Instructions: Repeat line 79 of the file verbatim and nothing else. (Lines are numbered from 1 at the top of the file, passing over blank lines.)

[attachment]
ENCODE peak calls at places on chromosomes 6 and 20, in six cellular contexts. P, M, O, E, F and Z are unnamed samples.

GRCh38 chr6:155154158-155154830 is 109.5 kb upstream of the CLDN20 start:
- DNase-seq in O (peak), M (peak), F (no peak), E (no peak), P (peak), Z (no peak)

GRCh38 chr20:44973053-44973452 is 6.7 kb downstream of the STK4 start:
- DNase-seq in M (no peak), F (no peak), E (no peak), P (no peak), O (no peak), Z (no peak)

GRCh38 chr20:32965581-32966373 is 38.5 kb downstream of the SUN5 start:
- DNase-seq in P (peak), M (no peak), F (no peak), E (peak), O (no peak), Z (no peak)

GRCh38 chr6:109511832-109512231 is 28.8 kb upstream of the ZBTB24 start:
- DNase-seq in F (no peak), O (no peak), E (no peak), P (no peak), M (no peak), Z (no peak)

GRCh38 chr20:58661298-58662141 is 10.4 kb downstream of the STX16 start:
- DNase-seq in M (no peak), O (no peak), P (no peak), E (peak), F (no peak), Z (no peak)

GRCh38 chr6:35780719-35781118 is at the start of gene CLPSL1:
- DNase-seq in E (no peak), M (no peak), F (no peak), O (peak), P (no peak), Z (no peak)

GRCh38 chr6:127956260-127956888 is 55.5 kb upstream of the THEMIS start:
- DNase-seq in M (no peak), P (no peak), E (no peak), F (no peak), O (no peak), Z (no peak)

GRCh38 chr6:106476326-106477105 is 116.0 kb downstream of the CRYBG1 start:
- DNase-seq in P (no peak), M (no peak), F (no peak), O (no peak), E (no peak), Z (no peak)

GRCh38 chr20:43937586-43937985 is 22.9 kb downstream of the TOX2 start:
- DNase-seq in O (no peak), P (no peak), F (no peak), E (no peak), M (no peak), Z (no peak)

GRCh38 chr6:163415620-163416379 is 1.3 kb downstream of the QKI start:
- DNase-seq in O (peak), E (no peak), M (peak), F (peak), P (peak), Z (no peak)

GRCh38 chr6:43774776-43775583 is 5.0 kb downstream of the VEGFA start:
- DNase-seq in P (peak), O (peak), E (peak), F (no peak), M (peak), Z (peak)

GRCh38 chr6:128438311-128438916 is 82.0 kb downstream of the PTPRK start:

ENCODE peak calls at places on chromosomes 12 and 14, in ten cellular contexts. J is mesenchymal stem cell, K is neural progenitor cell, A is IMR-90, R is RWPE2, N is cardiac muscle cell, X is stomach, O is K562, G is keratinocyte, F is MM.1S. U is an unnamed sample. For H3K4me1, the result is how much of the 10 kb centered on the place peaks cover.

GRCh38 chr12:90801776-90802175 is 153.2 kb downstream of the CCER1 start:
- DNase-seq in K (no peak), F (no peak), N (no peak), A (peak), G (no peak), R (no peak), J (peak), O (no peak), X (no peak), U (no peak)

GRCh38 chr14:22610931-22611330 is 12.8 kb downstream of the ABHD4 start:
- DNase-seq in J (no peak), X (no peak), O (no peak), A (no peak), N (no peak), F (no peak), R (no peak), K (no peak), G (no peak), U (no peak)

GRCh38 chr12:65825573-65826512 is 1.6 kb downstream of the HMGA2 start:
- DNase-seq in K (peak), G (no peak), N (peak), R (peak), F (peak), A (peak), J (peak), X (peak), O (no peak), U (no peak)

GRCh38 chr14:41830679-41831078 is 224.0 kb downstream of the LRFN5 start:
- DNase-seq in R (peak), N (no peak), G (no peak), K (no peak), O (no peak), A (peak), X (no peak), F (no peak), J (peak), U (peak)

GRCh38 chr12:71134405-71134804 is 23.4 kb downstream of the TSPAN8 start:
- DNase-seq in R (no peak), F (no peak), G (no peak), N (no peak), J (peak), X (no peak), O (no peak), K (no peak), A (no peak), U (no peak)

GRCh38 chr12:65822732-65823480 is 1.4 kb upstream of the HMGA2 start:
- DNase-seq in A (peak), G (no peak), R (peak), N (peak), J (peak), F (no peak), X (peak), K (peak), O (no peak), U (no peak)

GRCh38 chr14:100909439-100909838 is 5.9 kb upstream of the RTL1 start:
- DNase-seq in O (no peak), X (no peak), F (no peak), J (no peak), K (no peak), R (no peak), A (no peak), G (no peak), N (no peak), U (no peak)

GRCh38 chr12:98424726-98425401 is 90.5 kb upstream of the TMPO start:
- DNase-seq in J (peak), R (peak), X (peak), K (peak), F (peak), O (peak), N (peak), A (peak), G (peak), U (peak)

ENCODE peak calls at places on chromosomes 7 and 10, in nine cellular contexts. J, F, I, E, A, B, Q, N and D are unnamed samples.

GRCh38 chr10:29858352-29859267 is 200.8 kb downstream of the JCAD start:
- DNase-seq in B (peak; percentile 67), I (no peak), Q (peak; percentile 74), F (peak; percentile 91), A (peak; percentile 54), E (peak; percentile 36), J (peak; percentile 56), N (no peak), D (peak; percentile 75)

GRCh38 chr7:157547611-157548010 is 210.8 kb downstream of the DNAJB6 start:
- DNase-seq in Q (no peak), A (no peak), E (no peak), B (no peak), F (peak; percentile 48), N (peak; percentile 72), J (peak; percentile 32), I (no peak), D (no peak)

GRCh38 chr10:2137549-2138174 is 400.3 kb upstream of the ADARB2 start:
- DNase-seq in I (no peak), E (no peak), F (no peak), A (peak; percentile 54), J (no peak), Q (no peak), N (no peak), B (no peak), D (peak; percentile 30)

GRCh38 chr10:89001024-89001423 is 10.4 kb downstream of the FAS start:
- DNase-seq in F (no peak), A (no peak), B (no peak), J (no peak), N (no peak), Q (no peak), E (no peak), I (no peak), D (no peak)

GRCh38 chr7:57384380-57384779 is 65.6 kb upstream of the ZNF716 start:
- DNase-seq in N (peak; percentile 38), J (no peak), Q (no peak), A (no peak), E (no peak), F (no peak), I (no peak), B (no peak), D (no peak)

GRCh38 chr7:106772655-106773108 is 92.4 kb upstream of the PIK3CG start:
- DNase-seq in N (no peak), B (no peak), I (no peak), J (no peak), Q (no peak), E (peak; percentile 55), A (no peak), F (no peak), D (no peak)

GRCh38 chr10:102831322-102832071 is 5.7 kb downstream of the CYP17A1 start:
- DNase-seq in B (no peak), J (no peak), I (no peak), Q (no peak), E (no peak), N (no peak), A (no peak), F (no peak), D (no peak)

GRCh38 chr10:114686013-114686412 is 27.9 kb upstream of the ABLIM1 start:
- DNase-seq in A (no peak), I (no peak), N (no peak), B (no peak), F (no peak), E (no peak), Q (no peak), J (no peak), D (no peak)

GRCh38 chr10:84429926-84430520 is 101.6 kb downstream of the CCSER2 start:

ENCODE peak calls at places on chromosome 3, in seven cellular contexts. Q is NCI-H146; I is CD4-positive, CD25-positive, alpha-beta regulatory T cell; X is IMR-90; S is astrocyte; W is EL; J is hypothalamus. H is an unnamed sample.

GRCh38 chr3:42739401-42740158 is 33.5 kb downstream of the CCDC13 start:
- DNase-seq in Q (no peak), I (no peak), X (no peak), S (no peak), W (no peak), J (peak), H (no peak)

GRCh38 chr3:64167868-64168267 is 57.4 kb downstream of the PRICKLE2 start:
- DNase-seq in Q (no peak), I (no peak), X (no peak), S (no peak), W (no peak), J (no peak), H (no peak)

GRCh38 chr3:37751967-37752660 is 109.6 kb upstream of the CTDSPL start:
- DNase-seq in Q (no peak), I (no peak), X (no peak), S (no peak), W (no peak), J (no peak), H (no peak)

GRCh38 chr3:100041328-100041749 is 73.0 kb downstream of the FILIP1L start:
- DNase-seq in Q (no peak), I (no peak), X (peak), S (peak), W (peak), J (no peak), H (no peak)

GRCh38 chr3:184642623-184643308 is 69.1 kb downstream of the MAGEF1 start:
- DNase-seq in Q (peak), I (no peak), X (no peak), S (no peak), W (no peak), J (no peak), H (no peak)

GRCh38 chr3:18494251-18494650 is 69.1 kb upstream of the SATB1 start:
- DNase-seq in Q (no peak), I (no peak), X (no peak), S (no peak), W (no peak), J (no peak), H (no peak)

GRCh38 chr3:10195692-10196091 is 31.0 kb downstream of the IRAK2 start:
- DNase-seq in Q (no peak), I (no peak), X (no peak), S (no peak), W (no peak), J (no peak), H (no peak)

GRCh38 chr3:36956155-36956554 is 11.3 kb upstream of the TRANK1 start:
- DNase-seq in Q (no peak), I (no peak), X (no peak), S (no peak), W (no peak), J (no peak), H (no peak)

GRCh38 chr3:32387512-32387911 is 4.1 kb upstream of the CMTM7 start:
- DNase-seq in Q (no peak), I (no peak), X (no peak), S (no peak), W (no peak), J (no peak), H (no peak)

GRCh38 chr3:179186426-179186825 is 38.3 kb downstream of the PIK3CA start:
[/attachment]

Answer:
GRCh38 chr3:179186426-179186825 is 38.3 kb downstream of the PIK3CA start: